Open

Coming up

Don't miss

Replay


LATEST SHOWS

FOCUS

Video: Pakistan in mourning after school massacre

Read more

AFRICA NEWS

Kenya: Security law approved despite disruptions in Parliament

Read more

DEBATE

Wrecked Rouble: Putin Defiant as Currency Tumbles (part 2)

Read more

DEBATE

Wrecked Rouble: Putin Defiant as Currency Tumbles (part 1)

Read more

IN THE PAPERS

'Castro's hipster apologists want to keep Cuba authentically poor'

Read more

IN THE PAPERS

Cuban Diaspora divided along generational lines

Read more

BUSINESS DAILY

EU investment: Juncker's plan expected to generate €315bn

Read more

MEDIAWATCH

Depardieu launches "Proud to be Russian" watch range

Read more

DEBATE

SPECIAL: US and Cuba Normalise Relations

Read more

Business

Thousands of Fiat employees take to the streets

Latest update : 2009-05-16

Worried about the consequences of the group's planned takeover of Opel, Fiat employees from all over Italy - 15,000 according to organisers - took to the streets of Turin on Saturday to demand job security.

AFP - "We are Fiat!" was the rallying cry of thousands of employees of the Italian auto giant who converged Saturday on the group's headquarters in northwestern Turin to demand job security.

Some 15,000 people from all over Italy, according to organisers, took to the streets to express their fears that Fiat's planned acquisition of the General Motors subsidiary Opel in Germany will lead to massive job losses.

Fiat, Italy's largest private employer with a workforce of some 82,000, has long symbolised the country's post-war industrial prowess.

The march's leading banner read: "From north to south, Fiat must not develop without us."

"We are Fiat!" proclaimed unionist Giorgio Airaudo. "Without us, the managers would not be praised as they are today" for having turned around the group, which was on the verge of collapse when Canadian-Italian Sergio Marchionne took the helm in 2004.

Even though the maverick captain of industry achieved the feat without massive job cuts, protester Francesco Percuoco, 42, told AFP: "We are worried. Marchionne is making alliances overseas that might lead to duplication and therefore plant closures in Italy."

Everyone fears an "industrial desert" in relatively poor southern Italy if Fiat closes down plants or slashes jobs in the region, already hit by the highest unemployment rate in the country.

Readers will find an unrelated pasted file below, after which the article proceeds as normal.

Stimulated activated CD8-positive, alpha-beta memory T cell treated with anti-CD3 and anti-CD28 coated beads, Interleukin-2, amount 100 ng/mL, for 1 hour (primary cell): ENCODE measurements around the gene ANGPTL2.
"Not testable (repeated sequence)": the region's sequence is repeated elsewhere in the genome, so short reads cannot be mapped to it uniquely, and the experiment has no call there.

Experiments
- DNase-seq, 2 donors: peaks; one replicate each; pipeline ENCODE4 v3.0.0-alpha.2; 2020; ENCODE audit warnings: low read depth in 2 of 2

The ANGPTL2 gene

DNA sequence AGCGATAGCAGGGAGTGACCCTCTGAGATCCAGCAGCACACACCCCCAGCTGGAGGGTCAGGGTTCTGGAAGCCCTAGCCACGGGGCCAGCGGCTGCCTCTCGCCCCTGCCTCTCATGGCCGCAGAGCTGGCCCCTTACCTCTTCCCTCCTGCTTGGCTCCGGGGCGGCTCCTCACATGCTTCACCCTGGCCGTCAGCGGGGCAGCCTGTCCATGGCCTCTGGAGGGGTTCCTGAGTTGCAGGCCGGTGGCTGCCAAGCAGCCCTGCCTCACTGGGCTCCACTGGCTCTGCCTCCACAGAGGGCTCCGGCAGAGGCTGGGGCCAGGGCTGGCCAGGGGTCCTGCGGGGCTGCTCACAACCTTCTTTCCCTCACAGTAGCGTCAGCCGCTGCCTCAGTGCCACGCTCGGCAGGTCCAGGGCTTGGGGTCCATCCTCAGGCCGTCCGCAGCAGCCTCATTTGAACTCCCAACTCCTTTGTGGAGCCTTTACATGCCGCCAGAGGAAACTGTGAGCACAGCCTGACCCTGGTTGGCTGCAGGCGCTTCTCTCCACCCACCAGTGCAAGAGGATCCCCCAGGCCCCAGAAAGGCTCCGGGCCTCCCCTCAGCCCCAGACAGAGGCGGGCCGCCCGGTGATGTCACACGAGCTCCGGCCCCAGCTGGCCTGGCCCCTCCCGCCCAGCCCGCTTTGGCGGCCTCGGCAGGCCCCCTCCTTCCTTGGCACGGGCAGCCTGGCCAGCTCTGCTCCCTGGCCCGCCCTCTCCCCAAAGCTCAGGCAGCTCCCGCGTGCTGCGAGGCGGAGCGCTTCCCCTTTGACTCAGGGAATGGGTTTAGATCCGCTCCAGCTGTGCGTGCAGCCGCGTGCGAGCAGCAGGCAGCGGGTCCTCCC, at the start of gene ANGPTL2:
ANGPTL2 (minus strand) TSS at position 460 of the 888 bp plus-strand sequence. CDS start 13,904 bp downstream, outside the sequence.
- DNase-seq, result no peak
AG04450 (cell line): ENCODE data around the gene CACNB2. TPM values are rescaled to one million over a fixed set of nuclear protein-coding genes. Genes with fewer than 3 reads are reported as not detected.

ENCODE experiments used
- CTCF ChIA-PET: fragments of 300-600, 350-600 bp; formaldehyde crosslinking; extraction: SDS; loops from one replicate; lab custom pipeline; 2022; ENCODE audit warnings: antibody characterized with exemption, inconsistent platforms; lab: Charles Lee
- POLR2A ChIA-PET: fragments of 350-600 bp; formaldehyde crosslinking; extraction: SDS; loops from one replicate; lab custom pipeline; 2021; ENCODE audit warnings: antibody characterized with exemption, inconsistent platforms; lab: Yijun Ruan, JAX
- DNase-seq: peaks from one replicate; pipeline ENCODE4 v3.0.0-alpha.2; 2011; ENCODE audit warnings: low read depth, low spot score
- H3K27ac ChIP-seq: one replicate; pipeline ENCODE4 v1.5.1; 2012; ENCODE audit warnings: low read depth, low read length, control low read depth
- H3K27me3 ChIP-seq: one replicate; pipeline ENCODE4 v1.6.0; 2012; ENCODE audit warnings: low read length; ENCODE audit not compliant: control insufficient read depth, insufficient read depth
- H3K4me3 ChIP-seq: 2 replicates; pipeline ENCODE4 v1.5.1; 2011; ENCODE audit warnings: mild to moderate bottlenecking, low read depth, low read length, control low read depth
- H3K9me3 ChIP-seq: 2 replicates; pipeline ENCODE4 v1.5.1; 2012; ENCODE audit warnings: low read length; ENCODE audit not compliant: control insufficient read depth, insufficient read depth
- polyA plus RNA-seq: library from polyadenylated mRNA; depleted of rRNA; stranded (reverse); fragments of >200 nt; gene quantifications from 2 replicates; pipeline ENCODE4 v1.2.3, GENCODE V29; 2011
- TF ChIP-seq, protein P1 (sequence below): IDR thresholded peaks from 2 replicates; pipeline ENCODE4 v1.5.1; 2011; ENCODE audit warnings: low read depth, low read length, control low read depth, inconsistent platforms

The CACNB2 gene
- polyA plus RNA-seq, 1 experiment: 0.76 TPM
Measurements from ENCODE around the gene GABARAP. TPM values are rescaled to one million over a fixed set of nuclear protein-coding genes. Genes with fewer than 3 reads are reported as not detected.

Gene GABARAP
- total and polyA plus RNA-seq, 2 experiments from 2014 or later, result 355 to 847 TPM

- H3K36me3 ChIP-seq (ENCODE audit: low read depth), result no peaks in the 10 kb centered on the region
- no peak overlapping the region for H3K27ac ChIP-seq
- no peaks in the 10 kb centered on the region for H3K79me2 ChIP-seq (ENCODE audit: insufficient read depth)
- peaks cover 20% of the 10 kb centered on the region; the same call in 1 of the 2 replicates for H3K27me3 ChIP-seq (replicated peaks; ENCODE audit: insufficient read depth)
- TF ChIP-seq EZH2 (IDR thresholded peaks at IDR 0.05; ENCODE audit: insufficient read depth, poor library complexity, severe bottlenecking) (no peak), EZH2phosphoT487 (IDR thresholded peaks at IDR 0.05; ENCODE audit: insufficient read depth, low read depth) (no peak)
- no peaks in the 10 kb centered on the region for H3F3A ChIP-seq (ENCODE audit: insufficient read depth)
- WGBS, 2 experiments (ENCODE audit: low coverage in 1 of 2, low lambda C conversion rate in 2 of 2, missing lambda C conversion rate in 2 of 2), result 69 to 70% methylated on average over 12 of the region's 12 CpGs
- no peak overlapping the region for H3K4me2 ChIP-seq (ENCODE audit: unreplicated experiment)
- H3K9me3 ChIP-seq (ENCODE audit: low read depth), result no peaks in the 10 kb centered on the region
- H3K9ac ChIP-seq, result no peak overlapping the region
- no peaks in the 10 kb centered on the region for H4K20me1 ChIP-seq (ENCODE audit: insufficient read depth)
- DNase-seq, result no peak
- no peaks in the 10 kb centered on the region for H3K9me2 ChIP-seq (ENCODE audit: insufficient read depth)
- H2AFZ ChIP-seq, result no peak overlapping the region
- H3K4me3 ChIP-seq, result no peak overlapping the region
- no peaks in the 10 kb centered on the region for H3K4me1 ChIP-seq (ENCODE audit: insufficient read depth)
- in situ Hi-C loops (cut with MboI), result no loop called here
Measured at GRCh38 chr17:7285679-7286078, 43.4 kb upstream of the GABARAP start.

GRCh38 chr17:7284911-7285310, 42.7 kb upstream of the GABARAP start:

"It's all very well to go shopping abroad, but Italian workers want to know what their future will look like," said Marco Roselli, a Fiat employee from southern Melfi.

"Marchionne should understand that it is not just the head of Fiat that must remain in Italy but the body as well."

Fiat's plans are unclear as it negotiates to take over the European activities of crippled US automaker General Motors, including Opel, raising deep concerns over potential job losses in Italy and Germany.

Italian unions are particularly worried over Termini Imerese in Sicily and the Pomigliano plant near Naples.

They fear that promised talks with management will not take place until after crucial decisions are made.

Fiat is in negotiations to take over Opel after entering into an alliance with stricken GM rival Chrysler.

According to a plan attributed to Fiat and quoted on Wednesday by Italian and German unions, the auto giant plans to scale back the factory at Pomigliano, close Termini Imerese and an Opel plant in Kaiserslautern in western Germany, as well as others in Britain and Austria.

Fiat has declined comment on the document, but has denied any connection with an earlier planning paper allegedly leaked to the German press that spoke of cutting 18,000 jobs in Europe after acquiring Opel.

"The silence is total," said Ermes Naccari, a worker at Fiat's largest plant in the Turin suburb of Mirafiori. "It's not like in Germany where the unions are involved in the management of companies. We're just seen as spoilsports."

Marchionne told reporters late Friday that while "market conditions" were beyond Fiat's control, "we will do our utmost to... guarantee the greatest possible number of jobs in Italy."

He said he would meet the unions and the government, but only once takeover talks for Opel are completed.

In the middle of the march was Roberto Mastrosimone of Sicily who downed tools twice this week with his colleagues at Termini Imerese.

"Unfortunately we're used to it. In 2002, Fiat already wanted to close the plant but we went on strike for two months and forced them not to do it," Mastrosimone said, adding that new work stoppages were likely.

Date created : 2009-05-16

COMMENT(S)